We learn naturally and effortlessly from the world around us; a simple day to day experience can provide us with so many unexpected educational opportunities. This is a fact I find, quite simply, mind-blowing. Termed world schooling, it’s about being truly present in a particular moment in time, and learning from these everyday experiences as they occur. Of course you don’t have to be traveling to be a world schooler; much of this learning can be done in your very own backyard. As a parent or guardian, you can use your intuition and awareness of these situations and apply them to your child. Be open to their particular interests and cues; support and facilitate their learning and in turn you are enabling these daily experiences to become so much more.
Geography: An uncomplicated trip to the grocery store can open up the world around them when you have time to browse the aisles in leisure. In fact from this one destination alone, you can come up with many different teaching inspired opportunities depending on the interests of your child. As much food is imported, it is a great exercise in learning about which food is produced from where and it can inspire many interesting discussions about countries, climates, lifestyles, diets and much more. Take it one step further and search for a recipe from that country perhaps using an ingredient you spotted in store and use the experience to learn and bond as a parent and child.
Geology: As Minecraft continues to sweep the worldwide web, children are learning more about ores, elements and stones than they ever thought possible. Their knowledge of emeralds, diamonds and gold can be transferred to real time by a visit to a museum or even a jewelry store where they can see these minerals, metals and gemstones for themselves. Obsidian, redstone and lapis lazuli can be found in the vocabulary of many 6 to 13 year olds these days; instructing them in the fact that powdered lapis lazuli was worn by Cleopatra as eye shadow puts a whole new reality spin on it.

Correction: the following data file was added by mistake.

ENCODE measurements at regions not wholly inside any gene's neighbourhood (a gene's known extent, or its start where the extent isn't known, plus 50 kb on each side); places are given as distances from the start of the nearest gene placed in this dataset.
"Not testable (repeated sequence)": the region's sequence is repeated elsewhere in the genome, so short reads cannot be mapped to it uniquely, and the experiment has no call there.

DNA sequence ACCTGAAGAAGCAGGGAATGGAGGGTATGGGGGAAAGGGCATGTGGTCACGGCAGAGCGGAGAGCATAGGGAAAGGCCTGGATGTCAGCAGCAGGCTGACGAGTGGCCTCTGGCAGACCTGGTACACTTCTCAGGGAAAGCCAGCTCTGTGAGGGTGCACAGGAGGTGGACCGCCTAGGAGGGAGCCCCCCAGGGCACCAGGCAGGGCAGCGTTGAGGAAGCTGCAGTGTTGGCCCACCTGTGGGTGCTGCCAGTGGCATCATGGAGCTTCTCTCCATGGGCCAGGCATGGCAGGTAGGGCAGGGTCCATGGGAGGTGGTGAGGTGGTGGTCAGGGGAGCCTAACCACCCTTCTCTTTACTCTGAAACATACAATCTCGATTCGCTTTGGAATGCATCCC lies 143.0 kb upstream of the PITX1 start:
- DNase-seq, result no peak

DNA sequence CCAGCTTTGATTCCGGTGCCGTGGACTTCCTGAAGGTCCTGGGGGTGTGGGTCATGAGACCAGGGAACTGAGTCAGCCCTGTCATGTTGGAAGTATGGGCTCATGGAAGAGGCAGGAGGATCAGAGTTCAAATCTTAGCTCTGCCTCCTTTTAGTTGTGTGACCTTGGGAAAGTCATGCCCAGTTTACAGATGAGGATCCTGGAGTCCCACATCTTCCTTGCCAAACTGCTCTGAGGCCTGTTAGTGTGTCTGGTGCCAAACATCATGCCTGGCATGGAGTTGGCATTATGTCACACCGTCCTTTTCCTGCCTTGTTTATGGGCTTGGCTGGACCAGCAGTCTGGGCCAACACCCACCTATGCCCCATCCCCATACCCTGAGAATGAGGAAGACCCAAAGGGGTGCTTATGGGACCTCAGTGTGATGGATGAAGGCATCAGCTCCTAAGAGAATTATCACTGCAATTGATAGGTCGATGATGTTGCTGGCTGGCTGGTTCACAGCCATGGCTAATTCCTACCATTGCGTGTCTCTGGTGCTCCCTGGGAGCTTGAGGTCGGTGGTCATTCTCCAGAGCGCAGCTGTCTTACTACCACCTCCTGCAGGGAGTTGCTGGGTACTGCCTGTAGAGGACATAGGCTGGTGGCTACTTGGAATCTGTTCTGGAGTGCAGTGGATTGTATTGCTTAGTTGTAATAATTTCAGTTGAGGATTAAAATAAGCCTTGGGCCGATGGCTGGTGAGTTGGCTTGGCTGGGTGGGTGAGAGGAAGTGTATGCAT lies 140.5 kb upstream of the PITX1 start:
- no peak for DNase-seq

Social Science: A visit to a farm, particularly for inner city based kids can be a real treat and not just for the opportunity for them to hold a lamb or feed it a bottle of milk. A farm visit can teach children about plants, animals and their connecting life cycles. Make these visits more than once (other than the ritual Thanksgiving or Halloween visit) so they can see the cycles in action. A farm environment allows them to learn about food security, farming practices, local food systems – skills that for many kids are just not realized in our consumer ready environment.
Mathematics: Another example which I would love to share was given to me by my L.A. based friend whose husband was a jockey. She would take her then 8 year old daughter along to the track so she could watch her father work. Her daughter continuously asked questions about the odds and how the betting system worked and this conversation naturally led them down the path of calculating percentages and simple math equations. If you don’t live close to a track, one of the most prestigious races in history called the Royal Ascot will take place soon and you can follow it online, figure out the odds and participate in all the betting action at Ascot Racecourse with William Hill (if that’s your cup of tea). Applied math in a real life situation – unforced, educational and fun.
While the learning provided by a particular situation may not immediately lend itself to a standard educational format, you might be surprised by what you can inspire in your child once you become more in tune to the surroundings. I am continuously surprised by my own personal learning and that of my child every day as we go about our normal lives. Let your child lead and be there to help direct their interests which ever direction it may take you.